15. What would you like to do that you haven’t yet done?
  16. Travel!

  17. If you could pick any other occupation to attempt, what would it be? Or, alternately, what do you think you would have ended up doing had you not been a writer?
  18. When I was young I wanted to be a naturalist. No one told me this species of creature died off in the nineteenth century. Later, I wanted to be Shelagh Rogers because I loved listening to her voice on the radio. My own is not nearly so mellifluous!

  19. What was the last great book you read? What was the last great film? Piece of music?
  20. Recently I was invited to join a reading group, and the first selection is Alice Munro’s long story “Too Much Happiness.” Of course you can’t grow up as a writer in this country without reading Alice Munro’s masterful work and asking yourself, How does she do it? So I’ve spent a pleasurable few evenings with this story, pursuing that question again. Last great film: The King’s Speech. Music: the Brooklyn, NY band, April Smith and the Great Picture Show. April Smith has an amazing voice, and her insouciant lyrics are helping me to channel a new character.

  21. What was the oddest job you ever had?
  22. This is probably it. Fabricating lives, recording their trajectories and then revising the words a thousand times: what could be odder?

  23. What is your favorite food?
  24. Potatoes from Compton Bros. in Bangor, PEI, roasted with their skins on. I grew up on them, and now they’re a Christmas treat.

  25. Which individual has, for better or worse, had the single greatest influence on your life?
  26. My two dear sons, who so enlarged my life when they were born.

  27. What talent would you most like to possess?
  28. I would love to have a useful, practical talent with which I could efficiently pay my mortgage and still have time to write.

  29. What is your most valued possession?
  30. The certain knowledge that before all else I am an Islander. In other words, a sense of home.

  31. What is one book you’ve been meaning to read?
  32. Oh, there are so many! I seem to have embarrassing gaps: the Brontës, Jane Austen, Henry James.

  33. What is your secret, guilty pleasure?
  34. Must pleasure be guilty, and secret? Scientists now say that chocolate and red wine, those classic indulgences, are good for us. I say it’s guilt that’s bad. In life, I mean: in fiction so much depends on secrecy and guilt.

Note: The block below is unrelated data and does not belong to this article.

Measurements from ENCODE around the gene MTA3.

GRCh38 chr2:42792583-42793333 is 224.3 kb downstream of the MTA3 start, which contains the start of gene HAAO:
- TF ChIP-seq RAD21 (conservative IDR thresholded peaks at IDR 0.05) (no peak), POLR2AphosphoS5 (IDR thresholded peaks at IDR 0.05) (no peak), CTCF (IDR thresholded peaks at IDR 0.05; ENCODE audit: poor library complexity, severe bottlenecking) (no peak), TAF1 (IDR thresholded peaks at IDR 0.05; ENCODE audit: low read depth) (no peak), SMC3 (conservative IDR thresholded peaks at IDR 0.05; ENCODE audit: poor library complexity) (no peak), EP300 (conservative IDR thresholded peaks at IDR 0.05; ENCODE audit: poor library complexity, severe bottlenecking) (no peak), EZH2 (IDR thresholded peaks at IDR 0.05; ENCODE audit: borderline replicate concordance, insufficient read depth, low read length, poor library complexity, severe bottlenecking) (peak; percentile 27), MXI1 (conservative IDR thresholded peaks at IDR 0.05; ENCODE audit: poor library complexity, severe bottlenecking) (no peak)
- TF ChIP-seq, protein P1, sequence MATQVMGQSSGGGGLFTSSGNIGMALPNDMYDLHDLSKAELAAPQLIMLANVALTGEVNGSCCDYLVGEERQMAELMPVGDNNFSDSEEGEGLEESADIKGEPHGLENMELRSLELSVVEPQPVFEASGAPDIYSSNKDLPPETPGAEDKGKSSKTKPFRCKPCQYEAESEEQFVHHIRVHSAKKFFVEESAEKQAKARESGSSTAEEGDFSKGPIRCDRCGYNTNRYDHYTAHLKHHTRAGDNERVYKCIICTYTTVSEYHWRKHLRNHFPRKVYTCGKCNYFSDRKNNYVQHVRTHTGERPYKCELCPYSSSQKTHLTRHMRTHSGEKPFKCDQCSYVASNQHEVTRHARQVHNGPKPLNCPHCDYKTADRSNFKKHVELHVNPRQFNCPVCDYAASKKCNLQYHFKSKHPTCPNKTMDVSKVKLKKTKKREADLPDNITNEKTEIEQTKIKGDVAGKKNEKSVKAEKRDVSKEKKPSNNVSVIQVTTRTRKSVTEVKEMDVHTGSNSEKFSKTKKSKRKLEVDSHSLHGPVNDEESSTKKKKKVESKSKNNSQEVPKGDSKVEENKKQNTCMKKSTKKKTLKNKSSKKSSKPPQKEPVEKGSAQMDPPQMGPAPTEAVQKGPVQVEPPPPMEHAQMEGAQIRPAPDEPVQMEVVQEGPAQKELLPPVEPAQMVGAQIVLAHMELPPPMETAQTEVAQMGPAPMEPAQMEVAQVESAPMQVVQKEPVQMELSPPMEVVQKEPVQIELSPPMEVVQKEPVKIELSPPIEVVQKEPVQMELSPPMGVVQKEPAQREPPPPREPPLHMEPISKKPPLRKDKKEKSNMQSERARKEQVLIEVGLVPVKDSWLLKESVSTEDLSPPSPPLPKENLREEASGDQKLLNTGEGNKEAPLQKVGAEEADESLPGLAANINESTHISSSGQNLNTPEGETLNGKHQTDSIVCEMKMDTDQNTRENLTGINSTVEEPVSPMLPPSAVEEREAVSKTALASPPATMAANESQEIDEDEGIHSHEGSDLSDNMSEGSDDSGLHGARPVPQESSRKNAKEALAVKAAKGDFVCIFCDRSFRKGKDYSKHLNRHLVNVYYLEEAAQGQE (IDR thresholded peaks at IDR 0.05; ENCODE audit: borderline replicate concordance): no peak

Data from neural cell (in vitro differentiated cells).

35. If you had to choose three books as a “Welcome to Canada” gift, what would those books be?
  36. Growing up on PEI, I was lucky to have an aunt nearby with a wonderful library. I would walk across the stubble field to her cosy cottage and we’d stand in front of homemade shelves bursting with what seemed to be all of Can Lit to date (this was the late 1970s; not so many shelves were required). Early on, she gave me Ernest Buckler’s The Mountain and the Valley and Gabrielle Roy’s The Tin Flute. To these I would add Ethel Wilson’s Swamp Angel. Canadian literature is so rich now that you could make many different but equally excellent choices.

  37. William Faulkner was once asked what book he wished he had written; he chose Moby Dick (with Winnie the Pooh as a close second). Is there a book that you wish you had written?
  38. Any one of the brilliant short novels of Penelope Fitzgerald, the stories of William Trevor and Alice Munro, Carson McCullers’ The Member of the Wedding, Marilynne Robinson’s Housekeeping, William Maxwell’s So Long, See you Tomorrow . . . I could go on; it’s impossible to choose only one . . .

  39. Do you have any advice for writers who are trying to get published?
  40. Enjoy the actual writing; it’s the best part. Read voraciously. Revise endlessly.

Tide Road will be published by Goose Lane Editions on March 4, 2011

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Corey Redekop is a librarian and freelance writer. His 2007 Novel, Shelf Monkey, from ECW Press was winner of the Gold Medal for Best Popular Fiction Novel at the 2008 Independent Publisher Book Awards. He lives in Fredericton, NB.